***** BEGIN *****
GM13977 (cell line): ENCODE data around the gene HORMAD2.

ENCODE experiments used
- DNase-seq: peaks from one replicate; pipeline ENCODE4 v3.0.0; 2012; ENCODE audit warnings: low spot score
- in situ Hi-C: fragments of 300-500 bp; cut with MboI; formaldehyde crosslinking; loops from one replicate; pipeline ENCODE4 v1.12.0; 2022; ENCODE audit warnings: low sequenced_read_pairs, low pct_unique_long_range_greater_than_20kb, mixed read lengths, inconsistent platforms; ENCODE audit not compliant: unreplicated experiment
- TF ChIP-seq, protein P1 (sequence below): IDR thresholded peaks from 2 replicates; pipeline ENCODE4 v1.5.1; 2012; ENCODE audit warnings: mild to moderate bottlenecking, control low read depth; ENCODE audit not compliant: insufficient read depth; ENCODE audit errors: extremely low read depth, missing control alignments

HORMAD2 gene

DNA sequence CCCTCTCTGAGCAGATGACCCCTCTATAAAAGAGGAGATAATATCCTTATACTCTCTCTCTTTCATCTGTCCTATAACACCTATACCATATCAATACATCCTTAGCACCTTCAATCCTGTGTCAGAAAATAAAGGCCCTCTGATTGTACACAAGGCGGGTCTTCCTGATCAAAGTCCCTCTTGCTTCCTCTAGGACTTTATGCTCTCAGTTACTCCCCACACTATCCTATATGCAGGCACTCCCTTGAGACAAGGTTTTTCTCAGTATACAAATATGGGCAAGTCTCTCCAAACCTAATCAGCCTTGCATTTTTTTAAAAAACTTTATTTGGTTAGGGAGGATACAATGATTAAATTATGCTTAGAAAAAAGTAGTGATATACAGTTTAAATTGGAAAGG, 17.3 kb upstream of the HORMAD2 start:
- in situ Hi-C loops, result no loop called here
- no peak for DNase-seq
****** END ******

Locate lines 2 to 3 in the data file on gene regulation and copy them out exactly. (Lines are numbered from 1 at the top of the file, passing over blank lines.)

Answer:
ENCODE experiments used
- DNase-seq: peaks from one replicate; pipeline ENCODE4 v3.0.0; 2012; ENCODE audit warnings: low spot score